In “The Future of Abortion Law,” James Wilson Institute Founder and Director Hadley Arkes joins Richard Reinsch on The Daily Signal Podcast to discuss abortion jurisprudence. Professor Arkes asserts that the main pitfall of the Dobbs majority opinion is that it treats the personhood of the unborn as subjective. He then explains the role of the 14th Amendment in preserving unborn life, the merits of substantive due process, and more. In conclusion, Professor Arkes remarks upon the dissenting opinion in Dobbs.
This podcast was originally published by The Daily Signal Podcast. Listen to “The Future of Abortion Law” on Spotify and Apple Podcasts.
Congressman Keith Rothfus joins the AT Podcast for a discussion of the Lincolnian approach to statesmanship and governance, particularly as applies to the issue of abortion, and why it needs to be restored in our political and legal discourse. We also chat about his terms in Congress and what reforms he advocates for a better functioning U.S. House.
Professor Hadley Arkes sits down with the hosts of ISI's Conservative Conversations Podcast to discuss his new book "Mere Natural Law", the mission of JWI, and the place of Natural Law in the conservative legal movement.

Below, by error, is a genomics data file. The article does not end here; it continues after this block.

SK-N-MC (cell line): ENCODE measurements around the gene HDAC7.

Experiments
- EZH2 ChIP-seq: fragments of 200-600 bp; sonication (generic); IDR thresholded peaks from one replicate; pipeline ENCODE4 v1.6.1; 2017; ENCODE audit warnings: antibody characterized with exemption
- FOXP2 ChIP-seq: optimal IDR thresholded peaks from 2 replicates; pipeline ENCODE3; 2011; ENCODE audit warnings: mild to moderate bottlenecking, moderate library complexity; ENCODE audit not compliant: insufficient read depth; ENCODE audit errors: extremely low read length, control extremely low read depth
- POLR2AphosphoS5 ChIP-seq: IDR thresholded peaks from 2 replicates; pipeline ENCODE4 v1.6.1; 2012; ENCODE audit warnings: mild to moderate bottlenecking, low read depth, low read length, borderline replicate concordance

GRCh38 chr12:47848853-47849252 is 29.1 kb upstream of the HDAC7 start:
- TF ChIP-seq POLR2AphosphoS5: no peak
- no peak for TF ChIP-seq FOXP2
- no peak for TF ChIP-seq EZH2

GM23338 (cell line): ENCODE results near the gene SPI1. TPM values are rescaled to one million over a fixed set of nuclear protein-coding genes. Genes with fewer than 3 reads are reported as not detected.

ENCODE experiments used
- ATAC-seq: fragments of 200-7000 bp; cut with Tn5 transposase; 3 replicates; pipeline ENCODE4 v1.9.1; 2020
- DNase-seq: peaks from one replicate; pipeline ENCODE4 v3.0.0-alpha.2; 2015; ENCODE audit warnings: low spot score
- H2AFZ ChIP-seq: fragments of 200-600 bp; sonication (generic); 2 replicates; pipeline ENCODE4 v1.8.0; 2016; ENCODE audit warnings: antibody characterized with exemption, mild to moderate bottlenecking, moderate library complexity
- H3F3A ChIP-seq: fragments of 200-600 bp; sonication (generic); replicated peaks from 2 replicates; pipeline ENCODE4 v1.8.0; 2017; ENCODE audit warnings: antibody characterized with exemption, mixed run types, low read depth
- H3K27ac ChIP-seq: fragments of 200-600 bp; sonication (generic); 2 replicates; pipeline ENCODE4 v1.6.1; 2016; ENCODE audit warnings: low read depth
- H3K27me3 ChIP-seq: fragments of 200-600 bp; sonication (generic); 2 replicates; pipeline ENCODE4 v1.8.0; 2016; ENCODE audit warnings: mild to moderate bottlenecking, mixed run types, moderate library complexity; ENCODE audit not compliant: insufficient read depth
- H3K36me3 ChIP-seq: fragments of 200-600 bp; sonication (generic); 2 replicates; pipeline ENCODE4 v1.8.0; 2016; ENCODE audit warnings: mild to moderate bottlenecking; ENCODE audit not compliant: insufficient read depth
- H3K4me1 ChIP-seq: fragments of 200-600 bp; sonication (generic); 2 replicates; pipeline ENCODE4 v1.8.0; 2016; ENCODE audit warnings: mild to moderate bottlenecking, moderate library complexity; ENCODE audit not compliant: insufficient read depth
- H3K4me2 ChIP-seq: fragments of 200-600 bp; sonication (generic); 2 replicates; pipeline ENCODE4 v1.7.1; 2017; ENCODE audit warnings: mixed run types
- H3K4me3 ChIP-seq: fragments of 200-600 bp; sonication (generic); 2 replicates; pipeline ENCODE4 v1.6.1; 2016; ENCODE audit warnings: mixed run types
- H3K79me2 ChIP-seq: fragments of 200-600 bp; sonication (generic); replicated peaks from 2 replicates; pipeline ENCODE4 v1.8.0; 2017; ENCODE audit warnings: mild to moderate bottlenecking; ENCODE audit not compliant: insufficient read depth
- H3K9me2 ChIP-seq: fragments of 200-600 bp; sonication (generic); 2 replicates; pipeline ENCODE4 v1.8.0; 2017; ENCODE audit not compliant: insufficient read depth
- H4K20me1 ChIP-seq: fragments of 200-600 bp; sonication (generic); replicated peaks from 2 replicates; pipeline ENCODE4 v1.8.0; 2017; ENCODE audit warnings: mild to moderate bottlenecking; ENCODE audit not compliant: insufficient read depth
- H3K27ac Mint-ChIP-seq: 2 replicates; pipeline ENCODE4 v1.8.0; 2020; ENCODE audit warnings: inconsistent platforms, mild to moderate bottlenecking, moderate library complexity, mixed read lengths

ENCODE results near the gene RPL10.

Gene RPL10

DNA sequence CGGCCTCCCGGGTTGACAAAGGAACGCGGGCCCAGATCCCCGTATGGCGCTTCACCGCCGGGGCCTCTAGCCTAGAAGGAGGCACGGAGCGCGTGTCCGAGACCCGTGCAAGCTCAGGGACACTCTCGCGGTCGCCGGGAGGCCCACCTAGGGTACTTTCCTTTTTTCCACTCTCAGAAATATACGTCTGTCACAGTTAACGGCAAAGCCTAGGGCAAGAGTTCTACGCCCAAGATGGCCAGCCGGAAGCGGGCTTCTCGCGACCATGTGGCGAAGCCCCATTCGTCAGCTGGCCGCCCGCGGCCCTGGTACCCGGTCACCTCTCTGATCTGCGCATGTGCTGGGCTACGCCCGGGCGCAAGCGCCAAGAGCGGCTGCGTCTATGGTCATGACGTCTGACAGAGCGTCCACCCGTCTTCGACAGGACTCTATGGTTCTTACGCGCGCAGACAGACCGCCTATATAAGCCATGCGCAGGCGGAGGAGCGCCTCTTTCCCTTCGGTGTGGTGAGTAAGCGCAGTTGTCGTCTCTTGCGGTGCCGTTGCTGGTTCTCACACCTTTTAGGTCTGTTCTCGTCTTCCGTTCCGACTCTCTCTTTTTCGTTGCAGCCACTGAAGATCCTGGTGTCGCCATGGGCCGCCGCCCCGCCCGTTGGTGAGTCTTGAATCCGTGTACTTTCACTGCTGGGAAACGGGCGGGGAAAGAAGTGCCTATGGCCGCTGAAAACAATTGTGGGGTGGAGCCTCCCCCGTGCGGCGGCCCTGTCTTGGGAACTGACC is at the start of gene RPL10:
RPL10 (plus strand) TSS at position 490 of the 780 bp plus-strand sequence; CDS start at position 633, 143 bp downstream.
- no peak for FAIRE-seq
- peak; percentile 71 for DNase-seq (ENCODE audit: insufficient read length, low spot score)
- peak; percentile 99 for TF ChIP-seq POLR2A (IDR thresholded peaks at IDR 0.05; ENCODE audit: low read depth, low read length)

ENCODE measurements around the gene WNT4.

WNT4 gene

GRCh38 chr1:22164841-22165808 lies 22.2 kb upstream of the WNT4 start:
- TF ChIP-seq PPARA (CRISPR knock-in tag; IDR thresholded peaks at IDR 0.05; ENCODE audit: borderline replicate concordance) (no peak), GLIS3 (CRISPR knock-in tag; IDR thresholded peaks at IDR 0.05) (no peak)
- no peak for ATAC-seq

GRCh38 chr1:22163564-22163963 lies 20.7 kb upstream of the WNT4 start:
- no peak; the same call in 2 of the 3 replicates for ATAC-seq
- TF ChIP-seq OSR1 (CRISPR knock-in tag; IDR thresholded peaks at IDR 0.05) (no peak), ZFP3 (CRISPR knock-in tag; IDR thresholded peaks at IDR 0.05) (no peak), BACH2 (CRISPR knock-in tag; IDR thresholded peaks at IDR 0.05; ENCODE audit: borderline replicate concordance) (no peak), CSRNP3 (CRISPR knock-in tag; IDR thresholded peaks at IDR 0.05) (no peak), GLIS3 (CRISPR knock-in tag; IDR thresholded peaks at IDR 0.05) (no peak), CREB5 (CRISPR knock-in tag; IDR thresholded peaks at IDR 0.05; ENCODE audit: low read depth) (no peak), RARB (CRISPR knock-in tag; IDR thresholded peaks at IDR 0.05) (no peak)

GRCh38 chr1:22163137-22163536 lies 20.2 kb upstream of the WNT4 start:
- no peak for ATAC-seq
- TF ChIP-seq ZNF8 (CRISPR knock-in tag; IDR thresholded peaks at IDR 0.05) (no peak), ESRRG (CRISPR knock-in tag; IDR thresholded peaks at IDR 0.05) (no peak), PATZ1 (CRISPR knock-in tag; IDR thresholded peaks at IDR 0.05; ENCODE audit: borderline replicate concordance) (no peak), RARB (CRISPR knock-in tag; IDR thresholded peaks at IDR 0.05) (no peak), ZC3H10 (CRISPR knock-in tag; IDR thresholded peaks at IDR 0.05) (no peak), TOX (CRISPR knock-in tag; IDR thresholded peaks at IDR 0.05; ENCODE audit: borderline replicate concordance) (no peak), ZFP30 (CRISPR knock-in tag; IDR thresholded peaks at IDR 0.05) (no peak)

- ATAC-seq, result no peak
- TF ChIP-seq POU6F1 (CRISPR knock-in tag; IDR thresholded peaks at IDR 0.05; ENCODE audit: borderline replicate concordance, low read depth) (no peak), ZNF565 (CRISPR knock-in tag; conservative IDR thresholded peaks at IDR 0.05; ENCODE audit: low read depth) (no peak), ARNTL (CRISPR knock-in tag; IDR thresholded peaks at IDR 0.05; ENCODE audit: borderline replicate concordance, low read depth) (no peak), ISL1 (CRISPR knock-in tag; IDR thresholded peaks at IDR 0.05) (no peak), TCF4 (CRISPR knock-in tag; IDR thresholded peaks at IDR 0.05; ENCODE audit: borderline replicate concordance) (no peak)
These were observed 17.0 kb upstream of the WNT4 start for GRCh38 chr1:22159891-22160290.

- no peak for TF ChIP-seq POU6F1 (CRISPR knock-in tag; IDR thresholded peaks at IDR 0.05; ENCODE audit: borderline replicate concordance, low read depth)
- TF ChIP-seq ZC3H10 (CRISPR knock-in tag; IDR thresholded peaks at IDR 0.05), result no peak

Artificial Intelligence and Machine Learning have reentered our public discourse due to some fascinating new applications, yet AI’s role in these areas has also made many question the moral place of AI and its implications on our culture beyond these applications. We’ll be discussing these topics and more with one of the foremost experts on AI and tech regulation, Adam Thierer.
Garrett Snedeker sits down with Mark Bauerlein to discuss The New College of Florida, the importance of new alternative educational institutions, and what these kinds of long-term strategies mean for the conservative movement.
The James Wilson Institute’s Mission is to restore to a new generation of lawyers, judges, and citizens the understanding of the American Founders about the first principles of our law and the moral grounds of their own rights.